Physicians and surgeons help to keep people - from infants to the elderly - as healthy as possible. These individuals provide diagnoses and treatments for a wide variety of ailments, and preventative care and early detection for more serious illnesses. Whether you love or hate going to the doctor, the fact is your physician is there to listen to your health concerns, take preventative measures against diseases and advise you on your options for staying in tip-top shape.
In 2013, there were more than 1 million doctors of medicine in the U.S., over 854,000 of which were active. Additionally, in 2012, there were about 18,000 active general surgeons in the country. It's important to know which type of physician or surgeon you need, how to choose the best one, and account for other considerations in order to stay healthy.
Patients can choose from a wide variety of physicians depending on doctor specialty and what problems they are experiencing. Here are a few of the most common types of physicians that you may see in your lifetime:
Your GP is the doctor that you go to for regular checkups, vaccines and to identify health issues. GPs can treat many different illnesses and injuries, from the common cold to a broken arm. If your health requires a second opinion or expert care, the GP will refer you to a specialist who has the skills to focus in on the issue.
Heart attacks and heart disease are some of the most common afflictions seen across the country, making cardiologists important to your long-term health. These physicians specialize in studying and treating the heart and related diseases.
Other than a GP, the dentist is likely the most common physician you'll ever see. These professionals work with the human mouth, ensuring that your teeth and gum health are up to par. Patients typically go to the dentist twice a year.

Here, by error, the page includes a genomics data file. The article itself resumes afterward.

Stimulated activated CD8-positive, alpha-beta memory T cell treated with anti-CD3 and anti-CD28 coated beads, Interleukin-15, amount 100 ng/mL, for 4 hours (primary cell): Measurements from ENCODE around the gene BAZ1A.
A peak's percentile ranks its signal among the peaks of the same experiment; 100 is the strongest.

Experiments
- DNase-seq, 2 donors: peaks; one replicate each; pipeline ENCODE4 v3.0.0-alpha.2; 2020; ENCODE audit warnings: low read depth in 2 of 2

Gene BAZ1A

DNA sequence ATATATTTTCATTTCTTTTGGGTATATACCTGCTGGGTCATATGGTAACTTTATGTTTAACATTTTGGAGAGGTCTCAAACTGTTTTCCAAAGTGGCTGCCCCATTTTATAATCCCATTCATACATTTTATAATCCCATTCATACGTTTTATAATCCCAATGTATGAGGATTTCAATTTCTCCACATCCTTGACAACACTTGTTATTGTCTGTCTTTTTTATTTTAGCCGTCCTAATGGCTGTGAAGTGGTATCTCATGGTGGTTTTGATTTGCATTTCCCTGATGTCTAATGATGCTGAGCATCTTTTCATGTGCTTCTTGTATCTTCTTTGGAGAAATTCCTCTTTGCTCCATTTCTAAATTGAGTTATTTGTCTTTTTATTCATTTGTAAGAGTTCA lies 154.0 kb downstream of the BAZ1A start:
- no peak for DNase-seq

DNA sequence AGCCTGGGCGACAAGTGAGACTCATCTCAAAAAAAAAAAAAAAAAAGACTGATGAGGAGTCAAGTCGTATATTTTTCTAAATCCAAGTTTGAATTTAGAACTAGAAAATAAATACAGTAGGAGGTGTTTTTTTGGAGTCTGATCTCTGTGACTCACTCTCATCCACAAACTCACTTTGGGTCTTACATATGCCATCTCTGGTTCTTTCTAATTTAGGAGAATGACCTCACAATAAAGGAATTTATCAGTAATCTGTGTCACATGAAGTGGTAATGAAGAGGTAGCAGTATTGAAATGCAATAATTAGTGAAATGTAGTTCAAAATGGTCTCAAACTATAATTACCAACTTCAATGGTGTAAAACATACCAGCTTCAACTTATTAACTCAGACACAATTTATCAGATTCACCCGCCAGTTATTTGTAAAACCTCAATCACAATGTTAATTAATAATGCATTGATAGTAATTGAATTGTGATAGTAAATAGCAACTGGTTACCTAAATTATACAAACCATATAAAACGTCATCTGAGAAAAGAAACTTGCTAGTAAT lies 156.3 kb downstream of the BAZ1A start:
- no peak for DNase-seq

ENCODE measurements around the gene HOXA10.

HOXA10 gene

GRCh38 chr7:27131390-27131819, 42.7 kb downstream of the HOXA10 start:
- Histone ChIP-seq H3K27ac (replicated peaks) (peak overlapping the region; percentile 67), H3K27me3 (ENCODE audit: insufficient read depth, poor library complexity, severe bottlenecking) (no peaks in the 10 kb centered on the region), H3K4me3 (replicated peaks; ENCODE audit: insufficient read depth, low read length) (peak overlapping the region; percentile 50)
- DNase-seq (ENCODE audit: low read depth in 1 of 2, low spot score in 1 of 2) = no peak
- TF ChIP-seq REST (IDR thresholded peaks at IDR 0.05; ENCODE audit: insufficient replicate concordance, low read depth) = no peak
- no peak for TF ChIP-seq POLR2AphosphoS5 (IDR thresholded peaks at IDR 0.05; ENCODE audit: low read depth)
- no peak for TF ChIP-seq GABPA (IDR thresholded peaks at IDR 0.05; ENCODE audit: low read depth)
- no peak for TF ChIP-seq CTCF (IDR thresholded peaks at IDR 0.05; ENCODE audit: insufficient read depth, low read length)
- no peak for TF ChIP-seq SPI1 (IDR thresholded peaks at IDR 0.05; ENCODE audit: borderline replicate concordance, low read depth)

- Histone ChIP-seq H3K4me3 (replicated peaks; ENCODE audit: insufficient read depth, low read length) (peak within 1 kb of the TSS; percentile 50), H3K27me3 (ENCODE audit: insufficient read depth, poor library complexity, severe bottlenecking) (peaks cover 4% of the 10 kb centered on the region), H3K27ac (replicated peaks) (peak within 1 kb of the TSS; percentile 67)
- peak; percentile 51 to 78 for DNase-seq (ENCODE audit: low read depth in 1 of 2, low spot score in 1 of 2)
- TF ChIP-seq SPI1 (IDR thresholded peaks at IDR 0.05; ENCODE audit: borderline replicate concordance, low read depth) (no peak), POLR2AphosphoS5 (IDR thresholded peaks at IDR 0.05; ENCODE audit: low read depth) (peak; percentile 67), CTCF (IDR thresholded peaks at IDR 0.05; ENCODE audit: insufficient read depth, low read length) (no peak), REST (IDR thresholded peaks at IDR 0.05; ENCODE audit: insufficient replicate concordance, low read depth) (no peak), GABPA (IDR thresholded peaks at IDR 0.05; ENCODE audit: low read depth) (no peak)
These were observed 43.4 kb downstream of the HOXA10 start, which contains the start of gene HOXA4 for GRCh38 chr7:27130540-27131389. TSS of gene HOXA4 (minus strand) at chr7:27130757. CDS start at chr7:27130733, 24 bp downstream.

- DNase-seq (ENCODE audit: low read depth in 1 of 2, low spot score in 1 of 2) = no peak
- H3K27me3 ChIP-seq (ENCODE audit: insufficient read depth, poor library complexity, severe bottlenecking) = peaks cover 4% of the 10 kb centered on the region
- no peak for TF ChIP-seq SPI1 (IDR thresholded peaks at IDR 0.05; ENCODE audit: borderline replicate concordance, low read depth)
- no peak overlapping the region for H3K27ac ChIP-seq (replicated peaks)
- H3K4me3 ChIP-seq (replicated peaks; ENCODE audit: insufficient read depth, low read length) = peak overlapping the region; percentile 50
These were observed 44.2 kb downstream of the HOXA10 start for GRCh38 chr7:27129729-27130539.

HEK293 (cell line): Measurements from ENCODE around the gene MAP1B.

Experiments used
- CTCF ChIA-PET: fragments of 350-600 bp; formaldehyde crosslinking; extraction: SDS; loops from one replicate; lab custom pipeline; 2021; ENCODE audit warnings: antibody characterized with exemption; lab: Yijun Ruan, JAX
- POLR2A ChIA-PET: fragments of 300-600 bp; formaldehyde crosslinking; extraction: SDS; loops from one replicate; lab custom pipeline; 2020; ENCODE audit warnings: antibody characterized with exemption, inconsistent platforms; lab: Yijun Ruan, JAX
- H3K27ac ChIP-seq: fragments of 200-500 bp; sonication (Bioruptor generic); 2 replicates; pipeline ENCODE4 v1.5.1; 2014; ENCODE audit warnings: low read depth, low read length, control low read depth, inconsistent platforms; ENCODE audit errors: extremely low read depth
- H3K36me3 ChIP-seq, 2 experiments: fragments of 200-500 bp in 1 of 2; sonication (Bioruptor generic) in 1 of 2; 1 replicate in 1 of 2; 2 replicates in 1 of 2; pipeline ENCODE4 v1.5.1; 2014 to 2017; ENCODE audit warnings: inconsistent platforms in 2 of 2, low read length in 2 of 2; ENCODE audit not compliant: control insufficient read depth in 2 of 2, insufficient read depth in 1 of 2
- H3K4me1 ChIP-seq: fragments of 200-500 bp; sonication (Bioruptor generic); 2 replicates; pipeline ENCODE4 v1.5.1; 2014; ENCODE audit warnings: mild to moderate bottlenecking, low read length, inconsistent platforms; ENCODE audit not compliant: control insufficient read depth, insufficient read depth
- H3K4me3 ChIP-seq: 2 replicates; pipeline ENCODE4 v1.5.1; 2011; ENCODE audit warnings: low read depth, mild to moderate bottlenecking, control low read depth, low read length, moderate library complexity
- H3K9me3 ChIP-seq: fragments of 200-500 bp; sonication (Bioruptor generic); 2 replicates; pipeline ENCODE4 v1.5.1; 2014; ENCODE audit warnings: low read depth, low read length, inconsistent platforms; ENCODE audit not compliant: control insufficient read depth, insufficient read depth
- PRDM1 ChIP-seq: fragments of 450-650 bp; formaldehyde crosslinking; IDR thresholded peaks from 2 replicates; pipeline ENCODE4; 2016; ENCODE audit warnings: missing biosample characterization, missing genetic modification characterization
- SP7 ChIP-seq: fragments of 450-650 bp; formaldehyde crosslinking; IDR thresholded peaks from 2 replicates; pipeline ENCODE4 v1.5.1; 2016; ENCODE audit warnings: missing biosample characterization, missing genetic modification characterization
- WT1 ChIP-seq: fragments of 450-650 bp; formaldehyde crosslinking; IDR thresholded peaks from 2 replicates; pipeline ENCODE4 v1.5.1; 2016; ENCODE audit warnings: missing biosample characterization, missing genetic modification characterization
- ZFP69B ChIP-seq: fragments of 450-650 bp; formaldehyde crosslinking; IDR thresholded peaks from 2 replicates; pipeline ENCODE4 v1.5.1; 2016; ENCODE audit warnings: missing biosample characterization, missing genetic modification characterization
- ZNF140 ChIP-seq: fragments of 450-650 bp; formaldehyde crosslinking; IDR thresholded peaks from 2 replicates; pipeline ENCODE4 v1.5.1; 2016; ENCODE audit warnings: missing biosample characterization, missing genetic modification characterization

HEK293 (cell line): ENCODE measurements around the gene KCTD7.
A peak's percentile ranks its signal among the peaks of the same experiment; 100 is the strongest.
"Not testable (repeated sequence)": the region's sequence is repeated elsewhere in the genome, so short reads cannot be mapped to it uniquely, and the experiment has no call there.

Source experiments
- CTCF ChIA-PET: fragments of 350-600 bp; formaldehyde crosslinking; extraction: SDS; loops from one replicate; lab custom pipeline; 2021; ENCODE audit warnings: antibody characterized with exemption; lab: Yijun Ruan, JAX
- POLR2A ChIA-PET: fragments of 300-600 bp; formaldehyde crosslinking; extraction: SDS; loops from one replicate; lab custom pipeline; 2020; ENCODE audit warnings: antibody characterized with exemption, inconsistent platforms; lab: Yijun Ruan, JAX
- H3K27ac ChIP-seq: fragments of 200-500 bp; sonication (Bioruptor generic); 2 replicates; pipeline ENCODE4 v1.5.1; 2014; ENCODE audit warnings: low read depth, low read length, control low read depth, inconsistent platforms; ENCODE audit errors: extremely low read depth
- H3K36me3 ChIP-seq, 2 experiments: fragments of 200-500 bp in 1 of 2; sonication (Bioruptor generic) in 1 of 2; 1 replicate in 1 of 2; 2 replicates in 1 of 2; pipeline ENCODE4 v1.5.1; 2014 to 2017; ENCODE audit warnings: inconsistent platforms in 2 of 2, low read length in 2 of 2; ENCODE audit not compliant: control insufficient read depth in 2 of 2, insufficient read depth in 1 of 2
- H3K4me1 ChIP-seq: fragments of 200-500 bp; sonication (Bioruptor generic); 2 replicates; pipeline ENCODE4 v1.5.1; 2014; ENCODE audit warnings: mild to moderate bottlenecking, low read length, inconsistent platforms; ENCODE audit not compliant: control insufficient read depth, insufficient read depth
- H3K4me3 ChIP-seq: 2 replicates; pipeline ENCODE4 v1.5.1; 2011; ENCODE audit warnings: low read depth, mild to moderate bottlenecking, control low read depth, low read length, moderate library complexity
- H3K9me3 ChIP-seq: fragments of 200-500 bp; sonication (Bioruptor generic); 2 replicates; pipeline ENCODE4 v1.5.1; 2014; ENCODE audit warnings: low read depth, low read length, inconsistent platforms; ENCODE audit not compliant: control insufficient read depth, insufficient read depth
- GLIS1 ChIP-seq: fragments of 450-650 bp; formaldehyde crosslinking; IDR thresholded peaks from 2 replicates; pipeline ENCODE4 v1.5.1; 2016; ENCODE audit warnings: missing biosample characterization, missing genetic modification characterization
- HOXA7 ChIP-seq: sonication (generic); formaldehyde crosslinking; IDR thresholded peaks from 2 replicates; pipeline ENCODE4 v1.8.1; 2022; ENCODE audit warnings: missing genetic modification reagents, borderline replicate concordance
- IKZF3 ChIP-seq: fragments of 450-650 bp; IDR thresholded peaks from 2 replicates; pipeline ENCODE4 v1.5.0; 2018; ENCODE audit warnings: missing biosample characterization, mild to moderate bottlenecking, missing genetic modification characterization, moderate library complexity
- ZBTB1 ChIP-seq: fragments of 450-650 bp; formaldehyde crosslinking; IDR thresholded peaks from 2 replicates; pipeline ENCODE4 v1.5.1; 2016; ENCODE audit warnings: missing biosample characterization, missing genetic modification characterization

Dermatologists are focused on skin-related issues and diseases, from skin cancers, to acute acne, eczema, psoriasis, and general cosmetic concerns like aging and scars. Most will also perform annual or semi-annual mole checks to screen for any signs of melanoma, the most serious form of skin cancer.
If you have a number of sinus infections or have had your tonsils taken out, you've likely seen an ENT specialist. ENTs handle ailments related to the ear, nose and throat, often related to taking out tonsils and treating hearing issues.
For many women, their gynecologist and obstetrician are the same person. These professionals work with the female reproductive system to focus on reproductive health, fertility issues, prenatal care, options for new and expectant mothers, neonatal care and childbirth. OB/GYNs can also help in the early detection of breast or cervical cancer.
There are obviously a number of physicians that you can choose from, but how do you know if they're the best choice for you? Here are a few considerations to help you pick a physician:
Look at Your Insurance
Before you get down to the details, you need to verify which doctors are covered by your insurance and whether they are in or out of your carrier's network. Rates may be cheaper if the doc is in network – a doctor can be covered by your insurance but not necessarily in network. Out of network is typically more expensive. Doctors often add and drop plans, so it's important to ensure that your options are compatible with your insurance plan. Doing your homework will help you avoid unexpected expenses.
Check for Board Certification